The Hidden Costs Of Starting Up As A Landlord


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Starting up as a landlord is doubtless a lucrative business idea. Of course, you need a large amount of money to start a business of this nature. But if you happen to have savings property is a great investment. If you are considering buying flats or houses to let out then, you need to think about your decision for a long time. Yes, being a landlord will make you a large income, but at what cost?

Many people assume that the only money you need to spend when becoming a landlord is the money you spend on the house. That is not true. There are many other costs to being a landlord, which will cut into your profits. Before you make the tough decision to invest, you ought to know all the facts. Here are some of the hidden costs to becoming a landlord.

Rent To Buy Ratio

Not every city in the UK has a good ‘buy to rent’ ratio. For example, you might buy a property for more than you can make back on rent. Few people appreciate the difference in housing prices across the country. Some places have cheap property you can buy, for example in the midlands. Just look at estate agents in Nottingham, and you will see that you can get a lot of house for your money. You can ask a decent rent price for properties in the midlands, but you may find it hard to find permanent tenants. In the south, there will be more tenants for your property, but the initial cost of the investment will be greater. Make sure you look into all your options before you buy.

Landlord Insurance

Getting landlord insurance to cover your property is vital. The insurance protects you from having to pay out for damages within your property. The point is that when people rent a property they are less careful with maintaining it. In rented accommodation, things break all the time and, as a landlord, it is your job to make sure that things get fixed. Of course, you can get a deposit from your tenants by way of security, but you will also need to pay for insurance. By paying for landlord insurance, you ensure that you can always afford to get things fixed within the property.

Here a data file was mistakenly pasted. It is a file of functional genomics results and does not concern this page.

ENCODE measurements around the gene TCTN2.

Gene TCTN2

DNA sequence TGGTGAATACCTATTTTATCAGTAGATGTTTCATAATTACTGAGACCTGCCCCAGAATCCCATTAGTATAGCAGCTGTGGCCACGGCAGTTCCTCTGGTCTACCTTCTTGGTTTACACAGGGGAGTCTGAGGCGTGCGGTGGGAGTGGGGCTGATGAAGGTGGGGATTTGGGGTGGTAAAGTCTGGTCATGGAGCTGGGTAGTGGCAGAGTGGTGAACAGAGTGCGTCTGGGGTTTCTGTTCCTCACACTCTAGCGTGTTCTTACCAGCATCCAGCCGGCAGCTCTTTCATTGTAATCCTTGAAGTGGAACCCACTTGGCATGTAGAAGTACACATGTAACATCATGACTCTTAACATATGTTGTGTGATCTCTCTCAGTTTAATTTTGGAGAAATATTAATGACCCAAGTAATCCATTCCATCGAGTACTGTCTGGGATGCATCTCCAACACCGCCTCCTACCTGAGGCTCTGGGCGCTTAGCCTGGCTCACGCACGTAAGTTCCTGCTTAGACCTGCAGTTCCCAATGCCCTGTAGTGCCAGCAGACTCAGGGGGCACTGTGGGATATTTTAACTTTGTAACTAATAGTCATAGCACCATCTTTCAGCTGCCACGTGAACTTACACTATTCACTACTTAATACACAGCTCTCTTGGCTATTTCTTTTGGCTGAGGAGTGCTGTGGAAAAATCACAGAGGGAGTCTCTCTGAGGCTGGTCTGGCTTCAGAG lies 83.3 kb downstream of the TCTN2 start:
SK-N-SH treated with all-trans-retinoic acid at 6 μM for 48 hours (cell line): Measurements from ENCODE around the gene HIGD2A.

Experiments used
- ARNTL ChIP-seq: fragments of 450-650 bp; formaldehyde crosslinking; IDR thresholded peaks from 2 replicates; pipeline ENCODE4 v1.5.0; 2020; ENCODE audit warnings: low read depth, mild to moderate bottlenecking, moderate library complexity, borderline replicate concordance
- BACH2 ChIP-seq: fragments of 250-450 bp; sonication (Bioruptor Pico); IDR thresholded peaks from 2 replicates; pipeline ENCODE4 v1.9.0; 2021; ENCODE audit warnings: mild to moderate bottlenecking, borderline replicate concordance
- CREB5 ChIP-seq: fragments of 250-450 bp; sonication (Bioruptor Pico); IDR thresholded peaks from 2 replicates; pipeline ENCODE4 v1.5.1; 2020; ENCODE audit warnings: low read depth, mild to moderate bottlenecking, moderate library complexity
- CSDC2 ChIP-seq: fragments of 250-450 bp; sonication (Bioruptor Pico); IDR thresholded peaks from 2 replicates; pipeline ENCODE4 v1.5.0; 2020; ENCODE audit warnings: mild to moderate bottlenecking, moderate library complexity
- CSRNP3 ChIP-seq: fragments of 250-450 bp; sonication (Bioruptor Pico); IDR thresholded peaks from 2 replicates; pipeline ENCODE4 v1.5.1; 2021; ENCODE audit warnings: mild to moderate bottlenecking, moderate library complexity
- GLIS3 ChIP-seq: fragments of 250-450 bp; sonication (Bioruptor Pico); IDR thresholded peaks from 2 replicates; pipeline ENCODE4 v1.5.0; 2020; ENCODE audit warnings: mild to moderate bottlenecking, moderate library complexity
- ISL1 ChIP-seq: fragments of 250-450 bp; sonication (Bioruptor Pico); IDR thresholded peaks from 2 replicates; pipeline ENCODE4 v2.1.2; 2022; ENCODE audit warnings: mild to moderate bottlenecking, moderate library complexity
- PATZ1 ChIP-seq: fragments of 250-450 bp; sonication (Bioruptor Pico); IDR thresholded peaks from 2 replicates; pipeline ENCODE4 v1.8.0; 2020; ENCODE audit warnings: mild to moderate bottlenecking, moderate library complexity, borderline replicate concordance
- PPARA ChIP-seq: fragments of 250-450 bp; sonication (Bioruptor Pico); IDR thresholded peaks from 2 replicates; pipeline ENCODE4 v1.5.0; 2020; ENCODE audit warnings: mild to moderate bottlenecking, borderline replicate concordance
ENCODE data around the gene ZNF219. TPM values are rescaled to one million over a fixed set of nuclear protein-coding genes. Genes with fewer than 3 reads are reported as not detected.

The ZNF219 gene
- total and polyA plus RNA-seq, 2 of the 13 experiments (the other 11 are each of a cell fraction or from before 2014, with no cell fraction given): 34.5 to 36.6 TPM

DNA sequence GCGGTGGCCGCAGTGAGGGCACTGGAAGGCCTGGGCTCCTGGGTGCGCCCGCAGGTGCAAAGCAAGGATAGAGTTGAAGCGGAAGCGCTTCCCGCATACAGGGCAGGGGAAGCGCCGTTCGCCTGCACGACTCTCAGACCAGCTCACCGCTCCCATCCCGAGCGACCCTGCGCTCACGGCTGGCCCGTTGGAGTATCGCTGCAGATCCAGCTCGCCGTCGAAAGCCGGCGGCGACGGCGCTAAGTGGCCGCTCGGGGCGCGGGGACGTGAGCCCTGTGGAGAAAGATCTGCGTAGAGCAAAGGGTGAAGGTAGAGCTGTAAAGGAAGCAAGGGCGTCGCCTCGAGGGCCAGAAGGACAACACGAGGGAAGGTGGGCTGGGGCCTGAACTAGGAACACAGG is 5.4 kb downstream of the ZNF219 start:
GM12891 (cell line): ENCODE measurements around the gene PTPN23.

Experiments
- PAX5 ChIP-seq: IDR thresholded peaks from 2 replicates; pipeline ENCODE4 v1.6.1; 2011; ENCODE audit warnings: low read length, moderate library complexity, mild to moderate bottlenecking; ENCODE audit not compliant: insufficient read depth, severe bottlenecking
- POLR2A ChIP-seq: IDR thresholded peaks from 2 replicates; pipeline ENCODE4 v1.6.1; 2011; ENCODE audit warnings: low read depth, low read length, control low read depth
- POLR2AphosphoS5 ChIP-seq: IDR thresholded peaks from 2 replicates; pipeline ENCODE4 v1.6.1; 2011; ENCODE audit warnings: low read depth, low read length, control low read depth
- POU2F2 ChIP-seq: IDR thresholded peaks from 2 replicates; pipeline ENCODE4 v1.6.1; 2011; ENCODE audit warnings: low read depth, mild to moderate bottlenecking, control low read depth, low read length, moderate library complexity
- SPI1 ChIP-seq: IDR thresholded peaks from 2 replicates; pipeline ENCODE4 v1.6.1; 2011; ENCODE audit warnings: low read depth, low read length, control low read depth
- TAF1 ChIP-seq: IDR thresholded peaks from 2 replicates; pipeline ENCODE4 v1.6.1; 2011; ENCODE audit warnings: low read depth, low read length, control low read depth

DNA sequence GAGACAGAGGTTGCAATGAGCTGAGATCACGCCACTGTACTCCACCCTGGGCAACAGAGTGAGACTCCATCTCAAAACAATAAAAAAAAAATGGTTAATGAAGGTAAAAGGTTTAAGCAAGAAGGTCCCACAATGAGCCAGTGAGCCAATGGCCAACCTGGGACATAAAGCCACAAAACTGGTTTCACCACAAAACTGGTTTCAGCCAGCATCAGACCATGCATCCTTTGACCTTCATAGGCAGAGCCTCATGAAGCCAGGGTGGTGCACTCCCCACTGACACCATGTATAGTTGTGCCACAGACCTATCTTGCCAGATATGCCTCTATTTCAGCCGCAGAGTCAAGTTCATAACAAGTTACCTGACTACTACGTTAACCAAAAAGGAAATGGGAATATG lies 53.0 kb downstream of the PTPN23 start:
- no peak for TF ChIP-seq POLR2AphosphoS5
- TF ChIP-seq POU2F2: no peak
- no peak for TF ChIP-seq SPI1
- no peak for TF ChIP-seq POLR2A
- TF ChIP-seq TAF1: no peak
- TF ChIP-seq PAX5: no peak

Ground Rent

If you buy a house, you don’t have to worry about ground rent. If you  buy a flat (or a few flats) though then, you may need to pay ground rent. It is quite hard to understand why you have to pay ground rent. When you buy a flat, you buy a single cell in the building, but you don’t own the ground that the block of flats stands on. You will need to pay a monthly subscription to whoever owns the ground. Usually a company or business owns the ground that your property stands on, and it is your job to find out who they are. The fee will not be too much, maybe in the region of £10 per month, but these small costs add up.

Maintenance Payments

Again, if the property you have bought is a flat you may need to pay maintenance for the property. Maintenance costs can cover all manner of things. You can be paying for anything from the cleaning of the hallways in the block of flats to a receptionist at the front of the building. It is most likely that new flats will ask you to pay maintenance as they are more modern and kept in better condition. Maintenance costs can be anything from £50 to £300 a month, so make sure that you know how much it will cost before you buy the property.

Landlord Tax

As with any other income you will have to pay tax on any rent you receive from your tenants. You should take the tax into consideration before you set the rent price as you may end up losing out because of tax. In the same respect, it is your job to ensure that someone pays the council tax on the property. You can write into your tenants’ contracts that they need to pay the council tax, but if they fail to do so, the responsibility is yours.

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